On October 27, 2021, the U.S. Food and Drug Administration (FDA) in collaboration with Health Canada, and the UK’s Medicines and Healthcare products Regulatory Agency (MHRA), published Guiding Principles for the use of artificial intelligence and machine learning (AI/ML) in medical devices.   The principles are designed to support good machine learning practices (GMLP) and to help promote safe, effective, and high-quality medical devices that use AI/ML. The FDA is accepting public comment on these principles on an ongoing basis.

Continue Reading FDA Publishes Principles for AI and ML in Medical Devices

In September 2019, the Food & Drug Administration (FDA) issued a new draft “Clinical Decision Support Software” guidance for public comments, which are due December 26, 2019. Concurrently, the agency published updates to four related guidance documents centered on regulation of digital health software products along with a consolidated summary titled “Changes to Existing Medical Software Policies Resulting from Section 3060 of the 21st Century Cures Act,[1] but is not soliciting comment on those. All of these guidance documents now account for the exclusion of certain software functions from the definition of “device” under the 21st Century Cures Act (Cures Act) amendments to the Food, Drug, and Cosmetic Act (FDCA) in 2016 and clarify FDA’s enforcement and monitoring positions vis-à-vis its legal authorities.

The rapid expansion of software and mobile medical applications in health care has made this guidance necessary in order to manage the FDA’s regulatory scope and provide clarity to medical device and health care companies seeking to use more software and mobile app solutions in their products and services. Digital health stakeholders, particularly medical device manufacturers, software developers, and mobile medical application developers should consider the effect of these guidance documents on their go-to-market strategies and submit comments regarding items from the FDA’s newest guidance documents that would create unnecessary burden or not address patient safety issues or other risks that FDA seeks to mitigate. We summarize the key points of each of the FDA’s guidance documents below.


Continue Reading FDA Seeks Comment on Clinical Decision Support Software Guidance and Issues Policy Updates on its Oversight Authority Regarding Medical Software and Apps

On April 17, 2018, the Food and Drug Administration (FDA) released its Medical Device Safety Action Plan which outlines FDA’s intended steps to address medical device safety while preserving enough space for innovation in the market.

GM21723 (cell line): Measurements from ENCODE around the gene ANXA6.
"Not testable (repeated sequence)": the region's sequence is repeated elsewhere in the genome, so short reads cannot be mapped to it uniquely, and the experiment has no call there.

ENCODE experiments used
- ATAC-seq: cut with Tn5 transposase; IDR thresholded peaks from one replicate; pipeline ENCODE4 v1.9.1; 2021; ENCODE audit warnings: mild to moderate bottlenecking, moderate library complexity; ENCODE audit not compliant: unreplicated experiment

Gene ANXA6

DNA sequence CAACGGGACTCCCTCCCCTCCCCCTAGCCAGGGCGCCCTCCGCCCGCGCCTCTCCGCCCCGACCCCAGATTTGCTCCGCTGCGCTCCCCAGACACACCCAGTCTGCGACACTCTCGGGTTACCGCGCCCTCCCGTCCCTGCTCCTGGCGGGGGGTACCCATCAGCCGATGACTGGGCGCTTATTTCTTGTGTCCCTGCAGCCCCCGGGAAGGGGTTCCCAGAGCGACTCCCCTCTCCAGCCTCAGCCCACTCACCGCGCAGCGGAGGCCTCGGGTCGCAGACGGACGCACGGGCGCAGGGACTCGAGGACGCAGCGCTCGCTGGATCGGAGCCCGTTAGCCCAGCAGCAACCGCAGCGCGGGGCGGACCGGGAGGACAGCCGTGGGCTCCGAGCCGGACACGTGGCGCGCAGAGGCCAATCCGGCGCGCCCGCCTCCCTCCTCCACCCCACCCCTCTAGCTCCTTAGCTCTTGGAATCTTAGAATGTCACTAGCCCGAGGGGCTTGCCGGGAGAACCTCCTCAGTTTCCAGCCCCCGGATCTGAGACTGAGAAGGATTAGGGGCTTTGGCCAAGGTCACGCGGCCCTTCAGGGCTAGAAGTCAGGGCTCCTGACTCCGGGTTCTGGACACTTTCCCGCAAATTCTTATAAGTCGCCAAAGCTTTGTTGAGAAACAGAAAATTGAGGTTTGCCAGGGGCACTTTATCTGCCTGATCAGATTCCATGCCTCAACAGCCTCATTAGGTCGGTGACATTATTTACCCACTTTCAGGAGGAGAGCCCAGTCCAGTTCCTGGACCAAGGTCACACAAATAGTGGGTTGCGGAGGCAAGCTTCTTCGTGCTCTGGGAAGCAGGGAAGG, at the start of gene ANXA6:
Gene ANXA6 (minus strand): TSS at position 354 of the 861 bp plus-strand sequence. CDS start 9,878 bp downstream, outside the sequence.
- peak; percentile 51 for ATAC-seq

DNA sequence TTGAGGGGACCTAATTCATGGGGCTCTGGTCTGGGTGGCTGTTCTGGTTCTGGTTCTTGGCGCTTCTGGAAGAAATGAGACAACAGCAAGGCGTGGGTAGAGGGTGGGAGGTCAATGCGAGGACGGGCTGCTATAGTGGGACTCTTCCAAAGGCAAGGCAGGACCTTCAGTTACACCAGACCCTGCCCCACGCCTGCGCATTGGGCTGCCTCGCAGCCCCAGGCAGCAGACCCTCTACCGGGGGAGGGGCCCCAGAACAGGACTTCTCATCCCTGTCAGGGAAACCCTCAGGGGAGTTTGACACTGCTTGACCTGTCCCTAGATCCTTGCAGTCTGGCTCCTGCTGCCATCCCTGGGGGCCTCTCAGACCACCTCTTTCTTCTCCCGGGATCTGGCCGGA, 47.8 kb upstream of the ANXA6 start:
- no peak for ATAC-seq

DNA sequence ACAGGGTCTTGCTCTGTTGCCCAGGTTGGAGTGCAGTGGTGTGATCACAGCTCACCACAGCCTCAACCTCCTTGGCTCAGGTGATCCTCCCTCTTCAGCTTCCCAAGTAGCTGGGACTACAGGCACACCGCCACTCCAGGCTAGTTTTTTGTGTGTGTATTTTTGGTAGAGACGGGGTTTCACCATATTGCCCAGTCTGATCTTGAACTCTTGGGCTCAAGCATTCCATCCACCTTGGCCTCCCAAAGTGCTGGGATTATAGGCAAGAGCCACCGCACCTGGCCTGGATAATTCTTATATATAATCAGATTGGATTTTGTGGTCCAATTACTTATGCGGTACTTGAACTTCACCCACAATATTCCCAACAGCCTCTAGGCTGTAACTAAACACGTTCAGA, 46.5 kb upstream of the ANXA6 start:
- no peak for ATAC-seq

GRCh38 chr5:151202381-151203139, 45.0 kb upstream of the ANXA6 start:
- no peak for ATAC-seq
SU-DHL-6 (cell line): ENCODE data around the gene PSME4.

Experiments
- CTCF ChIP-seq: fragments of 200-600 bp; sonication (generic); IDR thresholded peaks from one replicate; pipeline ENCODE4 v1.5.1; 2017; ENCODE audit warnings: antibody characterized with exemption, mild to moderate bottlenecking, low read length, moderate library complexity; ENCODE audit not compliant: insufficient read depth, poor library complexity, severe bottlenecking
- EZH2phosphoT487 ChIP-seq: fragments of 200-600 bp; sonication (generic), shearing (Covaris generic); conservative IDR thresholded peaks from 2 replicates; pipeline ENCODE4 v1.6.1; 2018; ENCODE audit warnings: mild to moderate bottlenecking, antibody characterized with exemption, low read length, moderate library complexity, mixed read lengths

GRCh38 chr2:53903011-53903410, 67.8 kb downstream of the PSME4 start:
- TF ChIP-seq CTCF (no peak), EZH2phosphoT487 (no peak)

The FDA’s plan is the latest effort by the FDA on medical device safety, including a recent budget request seeking $70 million to create a Center of Excellence on Digital Health that would, among other things, craft new regulations for third-party certification for developing medical devices. This comes as FDA is pushing guidance and innovative approaches for oversight of digital health (see our blog).

According to FDA Commissioner Scott Gottlieb’s announcement, the FDA’s plan organized into five points that seek to balance patients’ timely access to devices and safety and effectiveness.
Continue Reading FDA’s Medical Device Safety Action Plan

The Food and Drug Administration (FDA) has announced several new initiatives that reflect its ongoing commitment to maintain patient safety, while also championing the need and opportunity for health care innovation.

During opening day of Health Datapalooza, FDA Commissioner Scott Gottlieb highlighted the critical import of novel digital health tools in achieving patient-centered care, and outlined how the agency is committed to moving the ball forward in health care innovation through the following initiatives:
Continue Reading FDA Advances Flexibility-Based Framework for Digital Health and AI

On October 28, 2015, the U.S. Copyright Office of the Library of Congress (the “Office”) issued a Final Rule containing several exemptions to the Digital Millennium Copyright Act that expanded access to medical device computer programs and the patient data they generate.  The Digital Millennium Copyright Act allows intellectual property holders to install “technological protection measures” (TPMs) in their software which blocks unauthorized inspection of data to protect copyright.  Under the Act, the Library of Congress grants exemptions to TPMs every three years.

In the Final Rule, the Office included an exemption for researchers investigating computer programs on devices and machines for good faith security research. The Office found that legitimate security research has been hindered by TPMs that limit access.  Covered devices include medical devices used for patient implantation or corresponding personal monitoring systems, as long as they are not used by patients or for patient care.  The research exemption begins 12 months after the regulation’s effective date, meaning it starts on October 28, 2016.  Additionally, the Office created an exemption for patients who seek to passively access information that is already being generated by their own medical devices or personal monitoring systems.  Unlike the research exemption, the patient monitoring exemption takes effect immediately, and it is limited to patients themselves, as opposed to researchers or other parties.


Continue Reading U.S. Copyright Office Authorizes New Access to Medical Device Programs and Data under Digital Millennium Copyright Act